BORIS Theses

BORIS Theses
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The First Duty in Life is to be as Authentic as Possible? Language Ideologies and Authenticity in Contexts of Dialect Contact

Tresch, Laura Alessandra (2018). The First Duty in Life is to be as Authentic as Possible? Language Ideologies and Authenticity in Contexts of Dialect Contact. (Thesis). Universität Bern, Bern

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In this dissertation, I investigate the language ideologies underlying the development and legitimisation of (relatively new) English varieties that have emerged through contact, as they are embedded within their socio-geographical and sociolinguistic history. Some specific metalinguistic debates will be selected for special examination. I therefore attempt to identify the most salient political, social and cultural debates about language that have shaped and have been shaped by metalinguistic discourses. The English varieties on which this investigation is focused are: New Zealand English and – what I have labelled – (some of) the 'enregistered non-standard contact varieties of the south east of England' (i.e. 'Estuary English', 'Multicultural London English' or 'Jafaican', and 'Mockney'). New (colonial) linguistic varieties – such as koinés – have presented a serious challenge to ideas about 'legitimate' languages and dialects, as traditionally geographical stasis and immobility were considered fundamental to concepts like identity or authenticity. In the context of decolonisation and increasing globalisation, however, positive attitudes to linguistic diversity as a consequence of mobility and language contact have become fortified. The main purpose of this investigation is thus to examine the language ideologies that have shaped and underlain these discourses (e.g. discussions about the appropriateness of New Zealand English vis à vis external, British models of language) and their related practices in public discourses (mainly media and educational discourses). Notions of authenticity have turned out to be central in these metadiscourses. The main questions addressed are thus: a) How are these contact English varieties legitimised and authenticated, and how are other varieties – within the same metadiscourse – 'delegitimised' and 'deauthenticated'?; b) How do these (de/)legitimisation and (de/)authentication practices interact with discourses of nation building and (local) discursive identity construction?; c) Did these (de/)legitimisation and (de/)authentication practices change over time, and if yes how did they change – and possibly – why?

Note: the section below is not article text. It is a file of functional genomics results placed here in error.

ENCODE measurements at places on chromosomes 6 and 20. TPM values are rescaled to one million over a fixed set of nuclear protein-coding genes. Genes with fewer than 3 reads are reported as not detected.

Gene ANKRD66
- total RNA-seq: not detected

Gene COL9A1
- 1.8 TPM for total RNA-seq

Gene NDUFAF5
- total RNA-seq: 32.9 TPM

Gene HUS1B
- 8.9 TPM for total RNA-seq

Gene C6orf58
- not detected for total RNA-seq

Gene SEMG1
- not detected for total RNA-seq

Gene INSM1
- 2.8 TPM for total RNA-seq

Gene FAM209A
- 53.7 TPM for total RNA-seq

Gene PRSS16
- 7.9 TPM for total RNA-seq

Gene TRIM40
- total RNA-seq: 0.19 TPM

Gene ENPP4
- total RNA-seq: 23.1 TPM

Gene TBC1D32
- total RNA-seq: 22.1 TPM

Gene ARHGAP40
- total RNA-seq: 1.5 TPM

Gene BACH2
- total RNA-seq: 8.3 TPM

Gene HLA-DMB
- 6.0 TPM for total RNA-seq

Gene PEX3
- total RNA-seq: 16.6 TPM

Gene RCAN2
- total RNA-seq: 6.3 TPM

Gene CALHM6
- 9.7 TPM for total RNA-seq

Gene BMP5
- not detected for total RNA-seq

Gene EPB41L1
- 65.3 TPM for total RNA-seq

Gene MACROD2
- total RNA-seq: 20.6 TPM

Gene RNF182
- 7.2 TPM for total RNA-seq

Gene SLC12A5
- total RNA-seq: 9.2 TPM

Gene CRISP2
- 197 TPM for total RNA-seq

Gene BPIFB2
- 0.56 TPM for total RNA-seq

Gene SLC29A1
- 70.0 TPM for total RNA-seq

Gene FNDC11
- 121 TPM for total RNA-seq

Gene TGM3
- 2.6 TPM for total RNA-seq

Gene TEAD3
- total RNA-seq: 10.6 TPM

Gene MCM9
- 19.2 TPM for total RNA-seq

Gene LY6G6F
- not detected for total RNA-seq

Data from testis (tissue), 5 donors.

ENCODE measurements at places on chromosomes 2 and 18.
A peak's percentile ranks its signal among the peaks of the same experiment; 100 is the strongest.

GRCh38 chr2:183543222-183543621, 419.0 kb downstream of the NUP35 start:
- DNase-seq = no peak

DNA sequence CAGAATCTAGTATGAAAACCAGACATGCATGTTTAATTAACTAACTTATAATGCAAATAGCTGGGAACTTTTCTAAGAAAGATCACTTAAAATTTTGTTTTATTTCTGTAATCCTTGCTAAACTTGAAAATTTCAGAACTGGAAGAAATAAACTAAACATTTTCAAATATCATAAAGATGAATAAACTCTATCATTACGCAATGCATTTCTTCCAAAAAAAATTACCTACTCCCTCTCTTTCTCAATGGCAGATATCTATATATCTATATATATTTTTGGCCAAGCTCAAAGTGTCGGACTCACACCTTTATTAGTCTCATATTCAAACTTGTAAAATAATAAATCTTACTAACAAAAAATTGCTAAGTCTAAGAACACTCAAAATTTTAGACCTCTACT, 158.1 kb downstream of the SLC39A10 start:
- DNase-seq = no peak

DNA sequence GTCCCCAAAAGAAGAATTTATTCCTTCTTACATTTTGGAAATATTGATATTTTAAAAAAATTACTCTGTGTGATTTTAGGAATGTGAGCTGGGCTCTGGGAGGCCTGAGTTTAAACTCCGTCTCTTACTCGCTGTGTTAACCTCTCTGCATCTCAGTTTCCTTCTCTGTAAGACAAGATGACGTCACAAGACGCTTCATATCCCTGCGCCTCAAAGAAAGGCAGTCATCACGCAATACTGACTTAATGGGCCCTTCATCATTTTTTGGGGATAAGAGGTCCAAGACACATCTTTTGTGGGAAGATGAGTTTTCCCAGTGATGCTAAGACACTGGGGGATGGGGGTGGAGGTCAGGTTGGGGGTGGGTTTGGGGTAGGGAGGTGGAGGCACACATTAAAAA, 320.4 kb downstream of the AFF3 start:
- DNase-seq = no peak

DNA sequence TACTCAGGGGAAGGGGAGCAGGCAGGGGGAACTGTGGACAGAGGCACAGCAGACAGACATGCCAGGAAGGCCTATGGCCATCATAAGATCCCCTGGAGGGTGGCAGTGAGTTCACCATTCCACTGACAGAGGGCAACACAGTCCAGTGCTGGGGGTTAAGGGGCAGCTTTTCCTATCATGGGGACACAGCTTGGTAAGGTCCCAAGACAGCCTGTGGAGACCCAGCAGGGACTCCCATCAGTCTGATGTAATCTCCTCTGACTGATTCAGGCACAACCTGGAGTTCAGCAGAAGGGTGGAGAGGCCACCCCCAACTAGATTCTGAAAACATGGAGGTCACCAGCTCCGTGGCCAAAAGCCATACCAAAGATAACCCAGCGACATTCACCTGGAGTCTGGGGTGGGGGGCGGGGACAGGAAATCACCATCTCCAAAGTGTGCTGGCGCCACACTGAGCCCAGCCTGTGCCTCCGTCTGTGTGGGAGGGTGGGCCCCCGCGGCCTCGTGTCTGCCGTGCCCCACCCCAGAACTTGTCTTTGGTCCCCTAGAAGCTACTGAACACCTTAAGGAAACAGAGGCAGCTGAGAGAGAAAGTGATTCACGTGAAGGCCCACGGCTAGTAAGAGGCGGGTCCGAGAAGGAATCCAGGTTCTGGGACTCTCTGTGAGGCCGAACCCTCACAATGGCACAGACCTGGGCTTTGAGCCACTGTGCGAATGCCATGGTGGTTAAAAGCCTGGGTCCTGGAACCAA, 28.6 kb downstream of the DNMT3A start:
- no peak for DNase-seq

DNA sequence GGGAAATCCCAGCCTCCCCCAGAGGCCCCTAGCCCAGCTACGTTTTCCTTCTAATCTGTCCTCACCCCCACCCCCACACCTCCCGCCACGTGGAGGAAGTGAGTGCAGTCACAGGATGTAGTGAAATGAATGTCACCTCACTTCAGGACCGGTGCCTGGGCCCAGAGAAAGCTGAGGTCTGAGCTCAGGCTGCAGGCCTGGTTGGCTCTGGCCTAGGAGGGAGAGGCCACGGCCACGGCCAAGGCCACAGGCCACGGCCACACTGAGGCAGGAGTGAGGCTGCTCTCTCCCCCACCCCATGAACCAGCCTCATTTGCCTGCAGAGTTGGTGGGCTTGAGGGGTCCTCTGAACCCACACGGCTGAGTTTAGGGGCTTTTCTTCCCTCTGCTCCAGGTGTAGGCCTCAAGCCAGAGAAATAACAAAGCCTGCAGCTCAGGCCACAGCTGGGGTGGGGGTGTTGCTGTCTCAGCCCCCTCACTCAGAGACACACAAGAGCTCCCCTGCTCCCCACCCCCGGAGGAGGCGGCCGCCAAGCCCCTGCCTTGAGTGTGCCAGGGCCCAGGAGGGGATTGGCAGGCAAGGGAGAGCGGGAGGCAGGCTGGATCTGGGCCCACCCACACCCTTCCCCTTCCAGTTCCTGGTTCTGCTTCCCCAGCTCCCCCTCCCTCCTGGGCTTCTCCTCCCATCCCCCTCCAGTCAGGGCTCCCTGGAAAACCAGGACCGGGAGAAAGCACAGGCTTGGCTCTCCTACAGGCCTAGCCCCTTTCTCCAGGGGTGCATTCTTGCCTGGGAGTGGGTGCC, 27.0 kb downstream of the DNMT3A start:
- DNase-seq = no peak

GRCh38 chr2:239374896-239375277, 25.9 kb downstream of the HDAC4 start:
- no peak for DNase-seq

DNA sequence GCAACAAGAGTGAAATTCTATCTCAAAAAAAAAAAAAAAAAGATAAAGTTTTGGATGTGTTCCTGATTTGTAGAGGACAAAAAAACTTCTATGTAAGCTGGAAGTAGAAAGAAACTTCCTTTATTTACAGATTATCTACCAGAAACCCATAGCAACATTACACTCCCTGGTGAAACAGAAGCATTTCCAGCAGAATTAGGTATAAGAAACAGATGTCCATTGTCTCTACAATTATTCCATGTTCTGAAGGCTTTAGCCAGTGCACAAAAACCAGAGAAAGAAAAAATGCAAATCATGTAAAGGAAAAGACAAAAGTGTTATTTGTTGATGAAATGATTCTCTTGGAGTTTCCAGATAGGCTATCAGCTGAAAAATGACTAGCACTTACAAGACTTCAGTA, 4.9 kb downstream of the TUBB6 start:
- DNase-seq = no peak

Item Type: Thesis
Dissertation Type: Single
Date of Defense: 2 October 2018
Subjects: 400 Language > 420 English & Old English languages
Institute / Center: 06 Faculty of Humanities > Department of Linguistics and Literary Studies > Institute of English Languages and Literatures
Depositing User: Hammer Igor
Date Deposited: 06 May 2021 10:35
Last Modified: 11 May 2021 06:23

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